This, more than any other match I've ever seen, was presented as a match between two training partners. Sometimes that might show up in an overwrought, spot-laden sort of way, guys trying to dropkick each other at the same time, signature moves deftly countered with winks a'plenty. It might get hammered down your through. Despite Regal talking about it on commentary, that wasn't this. Instead, there was a visceral, real, subtle yet obvious sense of familiarity. Regal put it best. For every hold that each wrestler used, they trained for the counter. Moxley tried the LeBell Lock on Danielson and Danielson turned on his side to avoid it. Danielson went with the Cattle Mutilation and Moxley whipped his hips around to get out. Moxley had a sense on when he could goad in Danielson to avoid a dropkick in the corner. Danielson knew just how much of Moxley's stuff to absorb before firing back.

We know these guys spend hours upon hours training. Or, if we don't know it, we're led to believe it through podcasts and interviews and stories about getting to the arena early and setting up shop. There's no reason not to believe it. You watch this match and you saw it from bell to bell. Moxley didn't eat up Danielson with his strikes. Danielson didn't eat up Moxley on the mat (I'd argue that Jericho as Lionheart did that more so, in fact). At key points, Danielson had Moxley's number but when it counted down the stretch, Moxley had Danielson's. The moment where Moxley went for Danielson's Achilles tendon and the way that Excalibur reacted, as if something profane and forbidden, against every code, had just occurred, a way that Tony Schiavone wouldn't necessarily have known to react, that you or I wouldn't, felt like the ultimate way to escape from that balanced paradigm. It's what it would take to push past the familiarity of their training, something accepted by Regal, accepted by both wrestlers. The finish felt symbolic to signify the post-Punk world, the reversal used to defeat Piper and Austin reversed and smothered, the dying gasp of Neo-Bret-ism. Instead, the hammer-and-anvil ethos of the Blackpool Combat Club and of Moxley's Neo-Hansen-ism reign supreme.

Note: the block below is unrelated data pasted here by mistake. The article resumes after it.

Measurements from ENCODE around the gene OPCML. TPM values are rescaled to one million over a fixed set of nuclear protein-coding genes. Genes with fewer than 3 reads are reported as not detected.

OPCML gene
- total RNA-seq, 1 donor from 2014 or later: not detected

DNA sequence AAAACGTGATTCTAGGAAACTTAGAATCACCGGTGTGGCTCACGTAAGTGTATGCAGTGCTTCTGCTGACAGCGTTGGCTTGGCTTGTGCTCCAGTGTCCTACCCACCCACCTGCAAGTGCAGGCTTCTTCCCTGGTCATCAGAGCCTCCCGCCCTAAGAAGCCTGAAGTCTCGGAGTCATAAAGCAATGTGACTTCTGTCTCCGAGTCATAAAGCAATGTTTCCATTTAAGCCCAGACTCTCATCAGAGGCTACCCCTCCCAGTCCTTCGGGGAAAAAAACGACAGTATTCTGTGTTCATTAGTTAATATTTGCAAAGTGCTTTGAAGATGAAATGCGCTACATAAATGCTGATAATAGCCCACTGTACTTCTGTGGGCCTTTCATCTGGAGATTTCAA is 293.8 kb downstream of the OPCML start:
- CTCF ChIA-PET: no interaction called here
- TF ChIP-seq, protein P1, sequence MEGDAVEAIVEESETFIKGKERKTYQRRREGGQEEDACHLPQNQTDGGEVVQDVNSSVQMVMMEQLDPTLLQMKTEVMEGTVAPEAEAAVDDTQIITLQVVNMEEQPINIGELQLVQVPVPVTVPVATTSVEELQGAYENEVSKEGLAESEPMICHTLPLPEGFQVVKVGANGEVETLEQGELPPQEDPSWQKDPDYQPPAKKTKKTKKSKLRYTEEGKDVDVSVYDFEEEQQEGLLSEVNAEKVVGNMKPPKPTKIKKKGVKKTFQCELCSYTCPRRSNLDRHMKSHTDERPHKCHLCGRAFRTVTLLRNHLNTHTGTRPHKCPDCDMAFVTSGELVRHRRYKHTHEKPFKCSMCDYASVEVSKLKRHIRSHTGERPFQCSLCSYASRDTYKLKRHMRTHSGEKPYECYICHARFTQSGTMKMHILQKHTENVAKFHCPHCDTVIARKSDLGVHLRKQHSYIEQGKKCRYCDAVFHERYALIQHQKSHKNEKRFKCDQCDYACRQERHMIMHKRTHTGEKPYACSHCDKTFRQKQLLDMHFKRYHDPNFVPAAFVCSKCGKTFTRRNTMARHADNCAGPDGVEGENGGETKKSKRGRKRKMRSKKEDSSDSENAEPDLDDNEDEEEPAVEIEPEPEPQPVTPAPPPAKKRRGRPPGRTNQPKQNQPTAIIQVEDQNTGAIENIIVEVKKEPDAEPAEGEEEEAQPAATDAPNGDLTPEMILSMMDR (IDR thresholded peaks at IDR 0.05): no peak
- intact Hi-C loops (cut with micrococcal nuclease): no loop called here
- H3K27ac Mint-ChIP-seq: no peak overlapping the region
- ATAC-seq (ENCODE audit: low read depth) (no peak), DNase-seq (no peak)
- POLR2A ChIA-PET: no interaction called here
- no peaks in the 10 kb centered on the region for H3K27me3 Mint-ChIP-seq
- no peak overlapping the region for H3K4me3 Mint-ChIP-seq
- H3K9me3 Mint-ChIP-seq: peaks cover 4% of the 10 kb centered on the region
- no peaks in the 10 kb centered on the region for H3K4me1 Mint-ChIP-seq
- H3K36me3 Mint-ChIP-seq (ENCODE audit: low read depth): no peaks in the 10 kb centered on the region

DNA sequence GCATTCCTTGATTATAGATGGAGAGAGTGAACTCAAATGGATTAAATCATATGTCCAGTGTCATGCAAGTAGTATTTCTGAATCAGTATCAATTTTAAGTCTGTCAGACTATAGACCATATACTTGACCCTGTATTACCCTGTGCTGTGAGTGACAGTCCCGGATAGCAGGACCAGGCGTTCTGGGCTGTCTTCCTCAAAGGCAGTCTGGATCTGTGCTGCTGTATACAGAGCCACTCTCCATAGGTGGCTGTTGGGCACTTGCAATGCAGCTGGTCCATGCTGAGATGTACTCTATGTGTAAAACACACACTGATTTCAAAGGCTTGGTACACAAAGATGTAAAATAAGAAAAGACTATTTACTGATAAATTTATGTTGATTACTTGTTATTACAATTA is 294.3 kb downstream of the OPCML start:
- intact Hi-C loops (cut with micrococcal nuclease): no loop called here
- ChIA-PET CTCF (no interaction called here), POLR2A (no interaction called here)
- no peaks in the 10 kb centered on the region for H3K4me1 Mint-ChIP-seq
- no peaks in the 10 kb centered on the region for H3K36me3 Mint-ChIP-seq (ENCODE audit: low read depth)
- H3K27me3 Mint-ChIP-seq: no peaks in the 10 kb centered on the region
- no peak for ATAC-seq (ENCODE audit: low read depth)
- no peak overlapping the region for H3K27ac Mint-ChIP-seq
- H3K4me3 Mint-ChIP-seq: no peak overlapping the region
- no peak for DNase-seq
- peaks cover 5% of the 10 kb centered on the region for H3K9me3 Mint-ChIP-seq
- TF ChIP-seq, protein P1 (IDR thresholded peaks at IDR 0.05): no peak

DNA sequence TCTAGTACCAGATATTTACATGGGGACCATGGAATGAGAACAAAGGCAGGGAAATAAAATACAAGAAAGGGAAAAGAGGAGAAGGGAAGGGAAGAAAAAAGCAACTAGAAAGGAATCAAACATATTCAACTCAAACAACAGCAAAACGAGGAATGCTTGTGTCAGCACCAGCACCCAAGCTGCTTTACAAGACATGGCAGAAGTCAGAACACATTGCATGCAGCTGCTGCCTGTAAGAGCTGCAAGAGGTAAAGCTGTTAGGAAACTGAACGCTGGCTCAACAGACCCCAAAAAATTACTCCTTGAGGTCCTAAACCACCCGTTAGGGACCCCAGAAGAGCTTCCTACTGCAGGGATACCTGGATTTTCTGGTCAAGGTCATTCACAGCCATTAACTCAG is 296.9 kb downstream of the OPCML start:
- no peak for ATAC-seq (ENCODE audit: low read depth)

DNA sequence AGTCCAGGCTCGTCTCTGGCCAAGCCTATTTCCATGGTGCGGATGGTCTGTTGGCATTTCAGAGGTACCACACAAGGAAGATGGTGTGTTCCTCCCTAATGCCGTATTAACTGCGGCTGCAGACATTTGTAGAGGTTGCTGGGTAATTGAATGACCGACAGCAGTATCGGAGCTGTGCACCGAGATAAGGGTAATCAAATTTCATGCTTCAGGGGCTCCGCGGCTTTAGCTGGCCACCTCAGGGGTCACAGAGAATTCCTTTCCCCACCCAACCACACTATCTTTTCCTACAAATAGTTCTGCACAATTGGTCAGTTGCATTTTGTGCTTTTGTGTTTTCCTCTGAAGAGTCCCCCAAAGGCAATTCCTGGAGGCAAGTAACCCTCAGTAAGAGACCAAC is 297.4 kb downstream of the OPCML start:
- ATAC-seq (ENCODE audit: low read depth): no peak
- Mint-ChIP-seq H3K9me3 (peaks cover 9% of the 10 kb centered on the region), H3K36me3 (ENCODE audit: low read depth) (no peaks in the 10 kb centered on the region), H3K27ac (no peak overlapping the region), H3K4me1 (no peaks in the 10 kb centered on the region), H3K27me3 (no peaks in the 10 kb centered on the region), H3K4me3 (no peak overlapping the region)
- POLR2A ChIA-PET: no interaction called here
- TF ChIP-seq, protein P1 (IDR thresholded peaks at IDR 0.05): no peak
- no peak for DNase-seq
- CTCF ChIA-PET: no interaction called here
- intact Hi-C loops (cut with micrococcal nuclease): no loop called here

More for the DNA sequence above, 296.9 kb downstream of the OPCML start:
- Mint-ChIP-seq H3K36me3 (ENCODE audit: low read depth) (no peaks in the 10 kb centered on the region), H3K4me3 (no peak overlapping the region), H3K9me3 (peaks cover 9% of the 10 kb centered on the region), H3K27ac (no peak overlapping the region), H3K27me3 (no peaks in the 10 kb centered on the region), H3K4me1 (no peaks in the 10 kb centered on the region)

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Sounds like Triple H believed all these guys would bend over backward to get out of their deals the second he came calling and only 3 asked for their releases. I’d love to have been a fly on the wall when Adam Cole told HHH “nah, I’m good.” If Tony really wants to get under HHH’s skin, he should sign Nixon Newell just to keep her away from Dakota Kai…